A couple of days ago I stumbled upon this post. Now, I won’t discuss the post itself (which I think is well structured and surely worth a read) but just its title, that states: it’s OK not to write unit tests.
I’ve been working in C# lately: unit testing in a static language is hell. The clutter created by all those interfaces you’re forced to create solely for mocking is enough reason for give testing up… and that’s just the beginning. So yes, if you’re working in C# (and I think it applies to Java too) it is totally OK not to write unit tests: on the contrary, you’ve gotta have a damn good reason to aim for 100% coverage on a C# project. And by damn good I mean the customer is paying for it because, honestly, maintaining those tests is gonna be a huge waste of time, and you better make sure you can bill that time to someone.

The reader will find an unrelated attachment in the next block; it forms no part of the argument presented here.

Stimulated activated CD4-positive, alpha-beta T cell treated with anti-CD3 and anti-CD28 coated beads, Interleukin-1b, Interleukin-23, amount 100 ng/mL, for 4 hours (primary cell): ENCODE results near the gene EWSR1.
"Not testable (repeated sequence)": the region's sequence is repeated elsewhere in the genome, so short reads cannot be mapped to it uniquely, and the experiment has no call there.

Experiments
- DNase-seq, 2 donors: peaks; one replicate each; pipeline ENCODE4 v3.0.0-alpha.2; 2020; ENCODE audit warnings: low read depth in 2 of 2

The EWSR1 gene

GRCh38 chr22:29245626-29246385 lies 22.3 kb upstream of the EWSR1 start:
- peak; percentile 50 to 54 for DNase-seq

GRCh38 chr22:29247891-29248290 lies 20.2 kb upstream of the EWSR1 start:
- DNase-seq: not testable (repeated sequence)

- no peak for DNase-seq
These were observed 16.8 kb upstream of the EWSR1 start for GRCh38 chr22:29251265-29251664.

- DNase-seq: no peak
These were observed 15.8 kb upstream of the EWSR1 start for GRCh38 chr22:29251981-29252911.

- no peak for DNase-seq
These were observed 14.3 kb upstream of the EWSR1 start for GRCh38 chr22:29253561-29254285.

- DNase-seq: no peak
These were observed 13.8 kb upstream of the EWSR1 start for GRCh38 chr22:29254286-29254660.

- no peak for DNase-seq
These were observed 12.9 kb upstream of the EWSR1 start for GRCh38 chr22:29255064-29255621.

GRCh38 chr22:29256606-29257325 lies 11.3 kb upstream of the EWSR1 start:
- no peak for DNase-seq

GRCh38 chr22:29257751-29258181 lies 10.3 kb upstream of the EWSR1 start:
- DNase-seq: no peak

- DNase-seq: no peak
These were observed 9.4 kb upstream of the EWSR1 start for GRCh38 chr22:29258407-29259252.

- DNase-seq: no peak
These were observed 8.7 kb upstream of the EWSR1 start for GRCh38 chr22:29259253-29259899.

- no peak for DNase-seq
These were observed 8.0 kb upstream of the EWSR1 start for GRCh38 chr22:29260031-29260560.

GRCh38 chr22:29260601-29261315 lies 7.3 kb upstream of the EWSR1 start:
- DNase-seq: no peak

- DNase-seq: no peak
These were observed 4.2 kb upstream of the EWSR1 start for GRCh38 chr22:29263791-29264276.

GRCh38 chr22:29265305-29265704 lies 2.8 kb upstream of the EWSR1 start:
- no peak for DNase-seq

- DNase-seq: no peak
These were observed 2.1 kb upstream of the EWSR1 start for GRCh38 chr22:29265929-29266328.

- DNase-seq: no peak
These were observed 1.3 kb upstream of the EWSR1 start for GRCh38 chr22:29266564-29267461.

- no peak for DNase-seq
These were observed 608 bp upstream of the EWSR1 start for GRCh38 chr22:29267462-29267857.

Things change big time when talking about a dynamic language, like ruby. Testing in ruby is so easy that it’s a waste not to do it. Tools are also much better than their .NET counterparts (think RSpec). You still have problems, especially during refactoring, but personally I didn’t feel like throwing my test suite away each time I had to break something. If it’s OK not to write unit tests in ruby? That depends on your situation, but surely the cost of testing is much lower.
Because that’s the point, and that’s what it made me think about the title in the first place: testing has a cost and it’s much higher than what the so-called agile mentors often promise… maybe because the “implementation details” – and the deadlines involved – are usually to be fulfilled by someone else. Telling someone that the cost of testing is lower than the cost of problems due to not testing is lying: it varies greatly according to the situation.
So of course it’s OK not to write unit tests. I wonder how we got to the point that somebody has to argument that. I feel like agile has acquired this silver bullet status and we know how much management love those… let’s stop this before bad things happen – the one who has to maintain the next enterprise behemoth with 2k+ tests that break at every gust of wind might be you.